“In the presidential elections all the candidates have come up with how they are going to change things. Whoever wins, there will be major changes,” says Professor Kim. History doesn’t augur well, however. “Lots of regulation came in after the Asian crisis,” he continues, “but the chaebols leveraged their power and lobbied the politicians, and the bureaucrats and many of the regulations became a lot more relaxed.”
Many politicians have close links to chaebols. For example, one candidate in the recent election, Park Geun-hye (pictured, right), is the daughter of Park Chung-hee, who seized power in 1961 and ruled the country until assassinated in 1979, and seriously boosted chaebol power. Chaebol influence won’t vanish overnight. People just hope that this time popular will can trump vested interests.
But regulation needs to respect the chaebols, however distasteful they might be. A recent suggestion to redistribute profits from chaebols to SMEs smacks of desperation, and could have been designed to rile them. Samsung’s ever-quotable Lee Kun-hee said he was baffled by the idea and said he did not know “whether it’s used in a socialist, capitalist or communist country”.
The Federation of Korean Industries, the chaebols’ trade body, says it was equally puzzled by the (admittedly puzzling) talk of “economic democratisation”. One reason that chaebols act as they do is that there is a 50% inheritance tax in South Korea, which encourages all these complex ownership structures. They might not be saints, but chaebol owners have rights too; lawmakers will have to hold their noses and negotiate with them.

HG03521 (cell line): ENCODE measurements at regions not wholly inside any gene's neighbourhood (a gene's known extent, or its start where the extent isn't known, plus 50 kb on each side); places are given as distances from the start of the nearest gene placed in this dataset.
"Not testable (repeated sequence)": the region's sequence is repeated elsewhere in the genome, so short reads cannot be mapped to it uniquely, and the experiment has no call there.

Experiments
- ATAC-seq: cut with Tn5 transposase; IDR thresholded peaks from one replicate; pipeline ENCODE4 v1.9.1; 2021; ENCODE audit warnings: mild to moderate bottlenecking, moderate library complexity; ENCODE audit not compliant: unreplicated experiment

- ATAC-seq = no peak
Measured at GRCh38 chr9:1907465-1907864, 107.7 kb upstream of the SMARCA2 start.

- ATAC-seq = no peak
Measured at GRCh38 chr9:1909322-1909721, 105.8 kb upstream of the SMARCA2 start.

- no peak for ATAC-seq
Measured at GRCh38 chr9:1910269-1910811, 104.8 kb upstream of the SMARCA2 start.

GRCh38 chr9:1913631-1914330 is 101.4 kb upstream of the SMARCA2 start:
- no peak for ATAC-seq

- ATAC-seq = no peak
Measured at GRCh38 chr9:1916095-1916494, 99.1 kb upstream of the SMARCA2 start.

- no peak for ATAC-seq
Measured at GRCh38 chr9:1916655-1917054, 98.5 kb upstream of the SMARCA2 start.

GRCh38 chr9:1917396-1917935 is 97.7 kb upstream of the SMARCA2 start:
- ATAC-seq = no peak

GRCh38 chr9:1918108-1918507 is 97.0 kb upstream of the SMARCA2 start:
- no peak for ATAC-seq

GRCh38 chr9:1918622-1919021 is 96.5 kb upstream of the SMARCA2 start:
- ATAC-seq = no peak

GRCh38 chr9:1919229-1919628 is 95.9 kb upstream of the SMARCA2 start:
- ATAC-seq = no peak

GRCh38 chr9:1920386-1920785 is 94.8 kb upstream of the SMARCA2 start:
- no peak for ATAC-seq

Lastly, the chaebols need to change their attitude and culture. Those madly involved shareholding shenanigans smack of control freakery, if not plain greed. It will always be possible, with expensive lawyers and enough will, to find a way to restructure things to keep control but is that really a good use of energy?
Rather than worrying about keeping their hands on the loot, the chaebols should worry more that people hate them so much. Increasingly in the 21st century customers, shareholders and employees are turning against rapacious businesses and demanding that they behave better. Walmart and Unilver, for example, are responding to this with massive sustainability drives – they think they can improve society, while making more profit.